What a broken climate finance pledge means for developing countries

October 29, 2021
What a broken climate finance pledge means for developing countries
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Hello, Earthlings! This is our weekly newsletter on all things environmental, where we highlight trends and solutions that are moving us to a more sustainable world. (Sign up here to get it in your inbox every Thursday.)

This week:

  • What a broken climate finance pledge means for developing countries
  • The island nations risking COVID-19 to attend COP26
  • Facing sky-high connection fees, rural Ontarians go off the grid

What a broken climate finance pledge means for developing countries

(Kiribati Climate Action Network/Facebook)

Less than a week before the COP26 climate conference, which kicks off in Glasgow, Scotland, on Sunday, Canada announced a setback: wealthy countries had failed to meet a $100-billion US pledge to help developing countries fight climate change.

“Yes, there certainly was disappointment. There probably still is some disappointment,” said Jonathan Wilkinson, Canada’s outgoing environment minister and new natural resources minister, during Monday’s announcement.

But to representatives from countries that are already bearing the brunt of the climate crisis, the broken promise breeds more than disappointment. It’s an erosion of trust.

“It isn’t about the money anymore,” Saleemul Huq, director of the Dhaka, Bangladesh-based International Centre for Climate Change and Development, said in an interview with What On Earth host Laura Lynch. “It’s about the credibility of the people who promised the money. That really is the crux of the $100-billion non-payment.”

  • Have questions about COP26 or climate science, policy or politics? Email us: [email protected] or join us live in the comments now.

Huq, who’s an adviser to 48 of the poorest countries, from Burundi to his home country of Bangladesh, said the $100-billion figure — which rich countries have committed to paying annually from 2020 through 2025 — wasn’t adequate to begin with.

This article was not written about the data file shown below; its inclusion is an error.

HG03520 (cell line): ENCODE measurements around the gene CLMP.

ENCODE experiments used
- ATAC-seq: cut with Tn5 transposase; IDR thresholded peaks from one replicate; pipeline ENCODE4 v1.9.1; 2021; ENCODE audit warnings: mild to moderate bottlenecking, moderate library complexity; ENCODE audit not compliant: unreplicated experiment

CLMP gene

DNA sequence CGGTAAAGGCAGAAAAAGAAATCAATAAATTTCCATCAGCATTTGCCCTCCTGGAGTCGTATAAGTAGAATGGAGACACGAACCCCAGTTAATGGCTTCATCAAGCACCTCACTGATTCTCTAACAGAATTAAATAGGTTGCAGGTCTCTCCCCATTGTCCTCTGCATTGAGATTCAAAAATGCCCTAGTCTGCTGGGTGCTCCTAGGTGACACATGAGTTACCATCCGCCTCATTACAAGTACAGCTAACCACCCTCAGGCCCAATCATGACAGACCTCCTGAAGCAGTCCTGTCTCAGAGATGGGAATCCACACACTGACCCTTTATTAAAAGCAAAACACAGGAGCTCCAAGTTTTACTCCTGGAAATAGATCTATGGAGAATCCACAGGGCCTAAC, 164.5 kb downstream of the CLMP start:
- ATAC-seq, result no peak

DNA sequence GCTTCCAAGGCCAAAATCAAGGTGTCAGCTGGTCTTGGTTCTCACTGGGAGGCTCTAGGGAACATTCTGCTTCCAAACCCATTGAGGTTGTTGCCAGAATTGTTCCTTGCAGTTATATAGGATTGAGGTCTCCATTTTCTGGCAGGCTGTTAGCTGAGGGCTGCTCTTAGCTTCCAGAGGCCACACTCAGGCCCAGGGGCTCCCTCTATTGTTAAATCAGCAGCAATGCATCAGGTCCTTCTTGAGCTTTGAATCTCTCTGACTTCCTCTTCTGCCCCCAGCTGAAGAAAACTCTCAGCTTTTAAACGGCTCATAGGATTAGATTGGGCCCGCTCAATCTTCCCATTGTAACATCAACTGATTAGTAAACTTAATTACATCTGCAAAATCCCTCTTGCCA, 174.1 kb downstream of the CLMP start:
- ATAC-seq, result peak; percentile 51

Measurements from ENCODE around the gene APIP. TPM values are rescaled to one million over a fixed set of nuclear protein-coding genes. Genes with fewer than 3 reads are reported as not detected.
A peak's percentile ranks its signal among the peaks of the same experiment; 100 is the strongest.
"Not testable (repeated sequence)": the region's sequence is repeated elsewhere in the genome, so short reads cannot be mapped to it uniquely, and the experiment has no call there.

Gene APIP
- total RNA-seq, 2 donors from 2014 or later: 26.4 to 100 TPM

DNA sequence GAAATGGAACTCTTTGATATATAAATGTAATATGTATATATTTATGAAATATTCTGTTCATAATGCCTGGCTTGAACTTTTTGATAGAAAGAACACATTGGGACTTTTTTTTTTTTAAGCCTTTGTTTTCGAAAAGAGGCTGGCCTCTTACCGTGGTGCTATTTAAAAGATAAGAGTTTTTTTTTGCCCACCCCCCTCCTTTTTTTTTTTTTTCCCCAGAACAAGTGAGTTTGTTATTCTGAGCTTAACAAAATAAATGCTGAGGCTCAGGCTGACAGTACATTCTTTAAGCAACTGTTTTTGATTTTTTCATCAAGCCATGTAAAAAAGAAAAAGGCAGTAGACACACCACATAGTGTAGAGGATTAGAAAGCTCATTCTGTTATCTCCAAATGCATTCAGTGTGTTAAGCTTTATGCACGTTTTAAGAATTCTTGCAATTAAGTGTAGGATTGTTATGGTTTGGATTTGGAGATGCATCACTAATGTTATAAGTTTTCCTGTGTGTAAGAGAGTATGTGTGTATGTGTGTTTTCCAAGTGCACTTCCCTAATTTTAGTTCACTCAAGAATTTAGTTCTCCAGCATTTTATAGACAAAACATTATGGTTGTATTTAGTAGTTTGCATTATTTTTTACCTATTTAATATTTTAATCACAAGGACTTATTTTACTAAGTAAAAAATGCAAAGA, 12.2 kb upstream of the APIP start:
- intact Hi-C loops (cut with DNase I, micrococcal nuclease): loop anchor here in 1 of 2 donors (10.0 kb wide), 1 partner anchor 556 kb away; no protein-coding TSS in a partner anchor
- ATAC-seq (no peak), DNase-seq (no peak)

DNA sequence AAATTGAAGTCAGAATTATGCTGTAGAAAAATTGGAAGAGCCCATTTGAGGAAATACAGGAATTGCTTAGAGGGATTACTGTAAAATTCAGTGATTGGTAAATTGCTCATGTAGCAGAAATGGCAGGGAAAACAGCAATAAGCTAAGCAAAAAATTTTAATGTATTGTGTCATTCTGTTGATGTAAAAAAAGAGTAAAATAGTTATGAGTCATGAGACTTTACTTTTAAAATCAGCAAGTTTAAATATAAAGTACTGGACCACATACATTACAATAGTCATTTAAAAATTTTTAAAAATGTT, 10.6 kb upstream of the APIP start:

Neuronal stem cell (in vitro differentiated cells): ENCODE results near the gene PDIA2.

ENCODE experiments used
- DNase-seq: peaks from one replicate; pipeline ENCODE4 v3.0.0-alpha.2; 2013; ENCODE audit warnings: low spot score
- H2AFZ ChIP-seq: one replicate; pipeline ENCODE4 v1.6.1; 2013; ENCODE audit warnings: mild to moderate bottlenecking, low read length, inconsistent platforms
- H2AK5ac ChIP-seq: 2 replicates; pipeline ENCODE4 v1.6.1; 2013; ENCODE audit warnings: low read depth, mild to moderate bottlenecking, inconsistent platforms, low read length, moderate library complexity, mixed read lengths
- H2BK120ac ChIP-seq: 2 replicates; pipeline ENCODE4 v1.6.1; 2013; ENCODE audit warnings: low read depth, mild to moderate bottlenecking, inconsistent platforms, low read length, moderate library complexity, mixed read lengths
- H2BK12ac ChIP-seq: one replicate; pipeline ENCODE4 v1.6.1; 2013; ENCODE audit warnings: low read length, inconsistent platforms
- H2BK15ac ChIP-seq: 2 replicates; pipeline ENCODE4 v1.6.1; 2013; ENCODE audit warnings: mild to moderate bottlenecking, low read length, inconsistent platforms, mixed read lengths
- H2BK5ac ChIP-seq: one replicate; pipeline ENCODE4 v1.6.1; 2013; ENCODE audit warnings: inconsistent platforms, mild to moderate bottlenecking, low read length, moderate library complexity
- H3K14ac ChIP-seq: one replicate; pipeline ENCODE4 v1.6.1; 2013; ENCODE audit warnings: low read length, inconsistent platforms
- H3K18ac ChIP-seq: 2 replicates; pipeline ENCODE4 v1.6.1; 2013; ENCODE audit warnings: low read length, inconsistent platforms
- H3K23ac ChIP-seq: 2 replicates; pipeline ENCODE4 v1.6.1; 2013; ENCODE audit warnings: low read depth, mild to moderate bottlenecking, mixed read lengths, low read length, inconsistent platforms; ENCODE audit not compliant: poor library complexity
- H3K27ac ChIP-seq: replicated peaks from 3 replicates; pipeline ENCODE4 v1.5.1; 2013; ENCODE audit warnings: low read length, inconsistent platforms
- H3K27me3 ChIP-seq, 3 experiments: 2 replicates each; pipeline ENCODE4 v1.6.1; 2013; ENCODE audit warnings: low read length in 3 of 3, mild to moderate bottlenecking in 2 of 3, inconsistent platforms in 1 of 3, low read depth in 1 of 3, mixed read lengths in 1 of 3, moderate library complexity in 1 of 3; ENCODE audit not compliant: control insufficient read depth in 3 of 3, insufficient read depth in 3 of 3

Twelve years after the fund was proposed, the costs of adapting to climate change and transitioning to clean energy have been pegged in the trillions. The fact that the wealthiest countries that are most responsible for climate change haven’t yet hit $100 billion doesn’t bode well for the COP26 talks, Huq said.

The funding commitment recognizes that rich countries have prospered largely through burning fossil fuels. Developing countries won’t have that same opportunity — and they’re facing a heavier burden for a problem they didn’t cause.

In addition to reducing emissions and adapting to changes that are already baked in, there’s a third category of costs that developing countries disproportionately shoulder. That’s for climate-related disasters, like the once-in-20-year floods that now come every five years in Bangladesh, Huq said. 

This type of expense, known as “loss and damage,” has been a non-starter among G20 countries.

“Citizens in Bangladesh, in Malawi and Kenya and Tuvalu are … being damaged by climate change and suffering loss and damage. Do [wealthy nations] not have one dollar or one euro to give to those people at all in the negotiations? They’re saying, ‘No. Zero. We’re not going to give you a dime.'”

When it comes to the countries most at risk of climate change, low-lying island states often come to mind. They’re at the mercy of sea level rise. 

Despite this existential threat, small island countries only receive about two per cent of climate finance, said Janine Felson, an ambassador from Belize to the United Nations and the lead finance negotiator for the Alliance of Small Island States.

“That’s not a sign of compassion. That’s not a sign of justice. It’s a perpetuation of injustice,” said Felson, who will be negotiating in Glasgow to try to restore some trust, starting with the $100-billion pledge. 

“We’re going to demand that they deliver on that goal,” she said.